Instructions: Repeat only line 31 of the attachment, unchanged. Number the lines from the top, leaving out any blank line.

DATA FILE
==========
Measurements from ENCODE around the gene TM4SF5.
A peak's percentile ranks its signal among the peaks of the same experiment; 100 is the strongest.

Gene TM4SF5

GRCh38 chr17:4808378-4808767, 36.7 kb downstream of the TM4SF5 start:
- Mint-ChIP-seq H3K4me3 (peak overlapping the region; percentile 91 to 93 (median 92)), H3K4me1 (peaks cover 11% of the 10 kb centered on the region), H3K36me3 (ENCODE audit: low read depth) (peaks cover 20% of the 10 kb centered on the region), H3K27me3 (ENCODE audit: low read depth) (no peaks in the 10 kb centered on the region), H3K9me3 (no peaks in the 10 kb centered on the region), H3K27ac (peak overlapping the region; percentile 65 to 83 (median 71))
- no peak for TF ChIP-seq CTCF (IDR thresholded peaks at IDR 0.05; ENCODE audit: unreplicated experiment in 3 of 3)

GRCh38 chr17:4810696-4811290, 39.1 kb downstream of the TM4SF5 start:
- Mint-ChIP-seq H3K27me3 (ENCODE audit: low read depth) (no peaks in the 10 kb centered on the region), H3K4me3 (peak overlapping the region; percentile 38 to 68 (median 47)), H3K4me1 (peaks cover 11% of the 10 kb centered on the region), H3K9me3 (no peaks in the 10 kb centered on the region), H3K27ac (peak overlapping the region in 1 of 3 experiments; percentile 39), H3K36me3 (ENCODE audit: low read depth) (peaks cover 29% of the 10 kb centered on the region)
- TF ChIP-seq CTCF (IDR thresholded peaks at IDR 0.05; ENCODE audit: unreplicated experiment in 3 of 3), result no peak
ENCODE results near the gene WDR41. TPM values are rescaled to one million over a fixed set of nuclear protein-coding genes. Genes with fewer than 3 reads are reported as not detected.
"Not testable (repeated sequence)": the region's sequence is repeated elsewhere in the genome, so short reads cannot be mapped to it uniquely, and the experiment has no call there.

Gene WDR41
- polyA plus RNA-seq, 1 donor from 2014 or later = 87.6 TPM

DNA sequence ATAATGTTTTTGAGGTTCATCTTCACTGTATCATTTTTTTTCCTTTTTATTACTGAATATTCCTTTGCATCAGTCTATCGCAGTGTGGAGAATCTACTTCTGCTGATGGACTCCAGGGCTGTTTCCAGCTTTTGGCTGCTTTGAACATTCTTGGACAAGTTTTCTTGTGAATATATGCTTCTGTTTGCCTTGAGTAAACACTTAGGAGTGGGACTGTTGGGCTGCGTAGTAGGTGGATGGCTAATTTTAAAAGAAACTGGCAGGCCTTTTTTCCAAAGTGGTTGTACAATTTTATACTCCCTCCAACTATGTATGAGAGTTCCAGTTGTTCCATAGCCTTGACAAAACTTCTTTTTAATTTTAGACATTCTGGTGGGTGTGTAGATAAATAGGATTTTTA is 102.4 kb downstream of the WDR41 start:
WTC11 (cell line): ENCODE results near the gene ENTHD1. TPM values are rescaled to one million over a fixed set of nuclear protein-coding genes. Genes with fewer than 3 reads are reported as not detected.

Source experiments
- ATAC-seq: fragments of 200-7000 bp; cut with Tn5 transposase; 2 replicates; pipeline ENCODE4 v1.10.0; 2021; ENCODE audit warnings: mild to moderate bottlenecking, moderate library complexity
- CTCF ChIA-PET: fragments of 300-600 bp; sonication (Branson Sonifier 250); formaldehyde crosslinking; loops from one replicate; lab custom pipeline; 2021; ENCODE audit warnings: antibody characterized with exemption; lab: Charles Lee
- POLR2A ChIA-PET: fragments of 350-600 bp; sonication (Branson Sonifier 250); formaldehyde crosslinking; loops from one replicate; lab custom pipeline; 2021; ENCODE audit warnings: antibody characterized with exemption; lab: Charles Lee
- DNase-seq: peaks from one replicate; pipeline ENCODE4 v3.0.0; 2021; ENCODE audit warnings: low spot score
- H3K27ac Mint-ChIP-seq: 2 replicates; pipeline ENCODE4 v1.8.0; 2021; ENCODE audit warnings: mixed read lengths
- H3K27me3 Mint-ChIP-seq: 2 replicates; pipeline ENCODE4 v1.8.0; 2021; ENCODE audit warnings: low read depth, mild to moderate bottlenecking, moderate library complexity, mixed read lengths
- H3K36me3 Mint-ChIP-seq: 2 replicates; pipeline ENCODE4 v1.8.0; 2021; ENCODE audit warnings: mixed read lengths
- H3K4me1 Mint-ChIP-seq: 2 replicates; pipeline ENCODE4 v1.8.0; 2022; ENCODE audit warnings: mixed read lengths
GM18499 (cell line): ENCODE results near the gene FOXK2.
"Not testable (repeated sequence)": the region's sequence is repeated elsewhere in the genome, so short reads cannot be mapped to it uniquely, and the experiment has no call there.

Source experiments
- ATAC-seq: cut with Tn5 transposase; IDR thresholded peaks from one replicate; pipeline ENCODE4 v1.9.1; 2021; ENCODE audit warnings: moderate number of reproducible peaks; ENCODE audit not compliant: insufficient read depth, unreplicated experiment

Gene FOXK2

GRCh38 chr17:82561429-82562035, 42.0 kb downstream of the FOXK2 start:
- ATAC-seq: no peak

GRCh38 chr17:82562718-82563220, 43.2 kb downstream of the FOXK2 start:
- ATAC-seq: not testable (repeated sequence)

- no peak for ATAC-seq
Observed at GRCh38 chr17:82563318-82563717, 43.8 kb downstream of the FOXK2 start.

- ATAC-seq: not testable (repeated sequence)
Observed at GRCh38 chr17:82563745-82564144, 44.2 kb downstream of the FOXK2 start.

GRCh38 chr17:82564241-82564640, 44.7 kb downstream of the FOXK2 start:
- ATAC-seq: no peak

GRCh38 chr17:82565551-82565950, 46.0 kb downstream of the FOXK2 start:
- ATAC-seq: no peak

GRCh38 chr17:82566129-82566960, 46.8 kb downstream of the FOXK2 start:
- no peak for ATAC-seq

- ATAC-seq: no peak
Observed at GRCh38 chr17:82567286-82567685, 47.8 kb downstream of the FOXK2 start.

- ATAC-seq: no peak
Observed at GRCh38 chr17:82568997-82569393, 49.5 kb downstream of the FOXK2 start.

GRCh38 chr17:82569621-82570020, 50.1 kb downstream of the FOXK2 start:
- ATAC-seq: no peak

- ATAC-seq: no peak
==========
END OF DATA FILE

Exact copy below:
- ATAC-seq: no peak